|Nurse and EMT worker and baby
Photo from Floyd Memorial
Hospital Facebook page
A baby boy was born along Interstate 65 April 2 in Louisville because the road was closed for President Barack Obama’s motorcade and they couldn’t get to the hospital.
Because he stayed in Washington to announce the nuclear deal with Iran, Obama was three hours late, putting him in Louisville right at the beginning of rush hour and causing a traffic nightmare.
MetroSafe told WAVE-TV it received a call at 5:25 p.m. saying a woman was in labor on I-65. And just before 6 p.m., the baby, an 8-pound, 9-ounce boy, Arley Keith Satterly, son of Jessica Brown and Zakk Satterley was born, WHAS reports. “We couldn’t get nowhere, so I called 911,” Satterly said.
After Brown and Satterly realized that the baby was coming and they were in “traffic gridlock,” Satterly began to ask the cars around them for help, Shalanna Taylor reports for WLKY-TV. “I started asking people in different cars if they knew anything about having a baby,” Satterly said.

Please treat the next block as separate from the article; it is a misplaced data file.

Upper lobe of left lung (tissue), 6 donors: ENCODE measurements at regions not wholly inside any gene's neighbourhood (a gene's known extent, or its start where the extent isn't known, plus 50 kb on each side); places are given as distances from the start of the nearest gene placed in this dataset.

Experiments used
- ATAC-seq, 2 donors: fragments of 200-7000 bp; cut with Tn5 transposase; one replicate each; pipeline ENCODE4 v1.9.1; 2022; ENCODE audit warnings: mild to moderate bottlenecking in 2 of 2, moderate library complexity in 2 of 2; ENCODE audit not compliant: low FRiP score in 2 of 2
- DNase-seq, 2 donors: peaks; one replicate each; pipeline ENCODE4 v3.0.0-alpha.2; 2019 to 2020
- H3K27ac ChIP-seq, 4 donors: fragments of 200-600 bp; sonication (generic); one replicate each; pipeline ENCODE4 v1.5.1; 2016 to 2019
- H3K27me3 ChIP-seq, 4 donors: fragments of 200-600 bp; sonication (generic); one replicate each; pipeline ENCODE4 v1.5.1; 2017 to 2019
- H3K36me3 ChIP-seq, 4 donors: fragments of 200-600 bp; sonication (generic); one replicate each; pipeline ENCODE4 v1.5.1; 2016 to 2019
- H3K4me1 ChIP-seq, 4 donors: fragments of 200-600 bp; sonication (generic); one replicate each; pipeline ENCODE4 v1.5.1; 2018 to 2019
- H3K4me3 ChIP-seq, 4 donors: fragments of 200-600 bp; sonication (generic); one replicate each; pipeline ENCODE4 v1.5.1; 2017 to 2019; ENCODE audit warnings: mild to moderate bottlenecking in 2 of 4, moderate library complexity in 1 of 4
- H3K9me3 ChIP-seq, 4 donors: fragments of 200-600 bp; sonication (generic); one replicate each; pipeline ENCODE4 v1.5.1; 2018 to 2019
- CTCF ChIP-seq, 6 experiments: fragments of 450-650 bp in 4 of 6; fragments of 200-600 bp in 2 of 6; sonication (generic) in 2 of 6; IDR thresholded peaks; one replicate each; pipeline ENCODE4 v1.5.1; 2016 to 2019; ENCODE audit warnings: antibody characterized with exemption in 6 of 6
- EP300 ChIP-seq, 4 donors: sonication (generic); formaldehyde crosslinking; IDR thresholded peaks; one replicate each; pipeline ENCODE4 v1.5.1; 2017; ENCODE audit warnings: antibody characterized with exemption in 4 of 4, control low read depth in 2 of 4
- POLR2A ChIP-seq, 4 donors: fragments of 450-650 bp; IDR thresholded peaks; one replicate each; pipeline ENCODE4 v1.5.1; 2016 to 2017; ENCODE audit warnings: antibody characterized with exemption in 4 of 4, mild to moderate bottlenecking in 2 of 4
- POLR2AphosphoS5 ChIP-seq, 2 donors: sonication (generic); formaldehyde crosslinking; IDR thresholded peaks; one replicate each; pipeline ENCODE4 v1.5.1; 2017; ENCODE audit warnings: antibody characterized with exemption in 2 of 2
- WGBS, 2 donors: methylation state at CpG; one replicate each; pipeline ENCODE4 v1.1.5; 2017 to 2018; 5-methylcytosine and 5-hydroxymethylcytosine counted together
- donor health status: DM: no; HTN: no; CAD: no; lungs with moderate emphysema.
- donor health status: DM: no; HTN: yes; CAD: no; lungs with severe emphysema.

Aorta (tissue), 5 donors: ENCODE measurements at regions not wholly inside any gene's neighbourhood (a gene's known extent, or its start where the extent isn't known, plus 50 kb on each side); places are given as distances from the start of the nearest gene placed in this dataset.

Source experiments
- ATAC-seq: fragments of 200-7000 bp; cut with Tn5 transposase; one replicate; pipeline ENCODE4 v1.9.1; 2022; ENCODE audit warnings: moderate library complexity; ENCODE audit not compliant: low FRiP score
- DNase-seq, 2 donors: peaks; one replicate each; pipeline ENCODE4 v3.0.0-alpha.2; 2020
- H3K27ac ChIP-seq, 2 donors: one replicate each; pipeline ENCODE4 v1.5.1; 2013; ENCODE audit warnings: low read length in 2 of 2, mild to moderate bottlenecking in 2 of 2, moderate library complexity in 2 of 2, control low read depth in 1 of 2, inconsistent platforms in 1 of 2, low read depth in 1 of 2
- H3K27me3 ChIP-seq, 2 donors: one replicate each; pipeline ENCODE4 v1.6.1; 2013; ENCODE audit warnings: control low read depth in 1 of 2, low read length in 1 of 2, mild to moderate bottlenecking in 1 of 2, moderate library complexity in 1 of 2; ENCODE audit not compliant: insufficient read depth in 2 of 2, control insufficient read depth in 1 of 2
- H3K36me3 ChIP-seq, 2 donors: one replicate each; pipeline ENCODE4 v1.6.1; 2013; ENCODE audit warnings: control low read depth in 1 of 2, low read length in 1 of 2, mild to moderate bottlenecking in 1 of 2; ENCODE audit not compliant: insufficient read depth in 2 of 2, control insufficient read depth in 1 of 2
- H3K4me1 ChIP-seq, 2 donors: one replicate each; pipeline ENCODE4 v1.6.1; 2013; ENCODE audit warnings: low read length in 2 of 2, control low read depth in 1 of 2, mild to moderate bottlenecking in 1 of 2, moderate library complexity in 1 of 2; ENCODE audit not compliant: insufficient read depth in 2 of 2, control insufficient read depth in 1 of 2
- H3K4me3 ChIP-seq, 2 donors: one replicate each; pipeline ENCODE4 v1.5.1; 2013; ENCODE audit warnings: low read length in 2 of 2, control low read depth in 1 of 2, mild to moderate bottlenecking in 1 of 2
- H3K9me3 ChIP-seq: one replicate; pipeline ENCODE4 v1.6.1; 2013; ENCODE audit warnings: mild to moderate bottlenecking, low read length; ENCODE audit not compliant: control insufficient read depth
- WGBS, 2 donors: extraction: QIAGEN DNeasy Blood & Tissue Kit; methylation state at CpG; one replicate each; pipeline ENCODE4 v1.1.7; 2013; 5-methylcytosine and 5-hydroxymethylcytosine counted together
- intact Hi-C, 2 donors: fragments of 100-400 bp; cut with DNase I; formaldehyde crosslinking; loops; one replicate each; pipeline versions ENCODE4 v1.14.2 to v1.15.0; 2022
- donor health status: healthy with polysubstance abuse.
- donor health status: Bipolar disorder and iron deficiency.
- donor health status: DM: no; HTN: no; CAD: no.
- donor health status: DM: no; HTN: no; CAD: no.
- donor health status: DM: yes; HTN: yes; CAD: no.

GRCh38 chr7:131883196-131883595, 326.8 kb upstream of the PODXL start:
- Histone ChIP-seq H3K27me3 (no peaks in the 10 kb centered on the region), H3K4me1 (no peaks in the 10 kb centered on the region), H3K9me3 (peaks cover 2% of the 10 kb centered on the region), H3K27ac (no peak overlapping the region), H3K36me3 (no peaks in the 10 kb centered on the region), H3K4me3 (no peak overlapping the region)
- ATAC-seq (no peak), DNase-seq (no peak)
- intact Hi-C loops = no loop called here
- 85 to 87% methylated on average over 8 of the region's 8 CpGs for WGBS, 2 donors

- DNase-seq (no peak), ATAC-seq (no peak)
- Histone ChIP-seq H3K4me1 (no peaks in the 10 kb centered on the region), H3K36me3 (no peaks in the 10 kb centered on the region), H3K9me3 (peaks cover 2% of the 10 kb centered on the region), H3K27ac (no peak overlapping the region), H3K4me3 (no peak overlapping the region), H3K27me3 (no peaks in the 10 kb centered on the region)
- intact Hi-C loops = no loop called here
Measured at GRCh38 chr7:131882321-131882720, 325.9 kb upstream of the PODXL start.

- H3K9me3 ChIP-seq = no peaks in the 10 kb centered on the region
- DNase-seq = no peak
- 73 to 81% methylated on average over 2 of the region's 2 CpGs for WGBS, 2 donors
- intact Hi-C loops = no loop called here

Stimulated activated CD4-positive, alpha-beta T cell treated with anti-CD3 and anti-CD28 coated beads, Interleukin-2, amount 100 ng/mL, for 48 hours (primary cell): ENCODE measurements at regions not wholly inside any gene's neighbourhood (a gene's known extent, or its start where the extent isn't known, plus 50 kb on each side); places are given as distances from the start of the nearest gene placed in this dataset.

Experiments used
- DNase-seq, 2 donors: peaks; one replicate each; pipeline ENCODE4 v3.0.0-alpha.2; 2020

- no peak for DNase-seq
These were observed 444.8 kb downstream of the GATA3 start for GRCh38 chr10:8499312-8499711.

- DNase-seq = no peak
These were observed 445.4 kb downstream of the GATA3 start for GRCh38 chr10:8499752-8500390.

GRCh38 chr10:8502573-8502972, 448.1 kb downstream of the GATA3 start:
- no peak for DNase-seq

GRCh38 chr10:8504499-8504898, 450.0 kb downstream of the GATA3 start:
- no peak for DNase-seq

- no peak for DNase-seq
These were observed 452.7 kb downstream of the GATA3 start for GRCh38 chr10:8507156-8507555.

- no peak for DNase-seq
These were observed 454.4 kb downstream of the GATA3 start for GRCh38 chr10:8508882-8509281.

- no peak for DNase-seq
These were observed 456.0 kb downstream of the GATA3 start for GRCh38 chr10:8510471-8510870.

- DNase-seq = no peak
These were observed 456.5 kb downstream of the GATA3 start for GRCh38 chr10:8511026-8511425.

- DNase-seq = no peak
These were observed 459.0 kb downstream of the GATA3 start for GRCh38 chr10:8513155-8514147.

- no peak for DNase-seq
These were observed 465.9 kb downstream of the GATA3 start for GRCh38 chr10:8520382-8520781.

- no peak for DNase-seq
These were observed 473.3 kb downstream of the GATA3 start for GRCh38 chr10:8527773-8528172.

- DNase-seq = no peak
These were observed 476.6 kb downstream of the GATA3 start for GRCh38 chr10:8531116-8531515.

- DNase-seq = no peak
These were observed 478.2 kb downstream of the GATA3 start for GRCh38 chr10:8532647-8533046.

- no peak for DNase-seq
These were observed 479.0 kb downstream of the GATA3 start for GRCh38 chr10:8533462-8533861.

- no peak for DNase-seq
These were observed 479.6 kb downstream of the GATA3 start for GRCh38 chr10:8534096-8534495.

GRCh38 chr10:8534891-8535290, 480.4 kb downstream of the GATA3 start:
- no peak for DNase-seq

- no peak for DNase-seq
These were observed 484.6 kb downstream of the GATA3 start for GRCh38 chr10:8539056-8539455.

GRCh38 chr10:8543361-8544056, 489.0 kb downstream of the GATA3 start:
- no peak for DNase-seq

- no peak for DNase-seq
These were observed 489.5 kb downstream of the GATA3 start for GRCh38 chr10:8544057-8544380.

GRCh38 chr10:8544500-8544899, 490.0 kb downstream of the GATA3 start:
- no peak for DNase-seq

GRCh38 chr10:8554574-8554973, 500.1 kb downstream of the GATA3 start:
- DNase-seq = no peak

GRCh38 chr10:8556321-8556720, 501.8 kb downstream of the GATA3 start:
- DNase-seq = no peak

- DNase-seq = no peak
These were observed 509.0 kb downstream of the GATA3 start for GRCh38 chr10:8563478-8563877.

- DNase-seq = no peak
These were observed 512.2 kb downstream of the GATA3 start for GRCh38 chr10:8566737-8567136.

One of them was a nurse, Tonia Vetter, Gill Corsey reports for WDRB-TV. “I told the dad, I said, ‘I’m a high-risk nursery nurse at Floyd Memorial’,” the hospital in New Albany, Ind., Vetter said. “It actually happened very, very quickly. … I think she pushed one time and the head delivered, and then she pushed again and the baby was born.” Other drivers provided a shoestring for the umbilical cord and a blanket to keep the baby warm, Corsey reports.
“I’ve attended a lot of deliveries, but I’ve never delivered a baby on my own, and I’ve certainly never delivered one in the middle of an interstate,” Vetter said. “God was definitely watching over me, the baby, the mom, because she could have hemorrhaged. The baby could of had a cord or a shoulder or any number of complications could’ve happened.”
An ambulance took Brown and Arley to the University of Louisville Hospital, where a spokesperson said the mom and baby were doing just fine and were in good condition.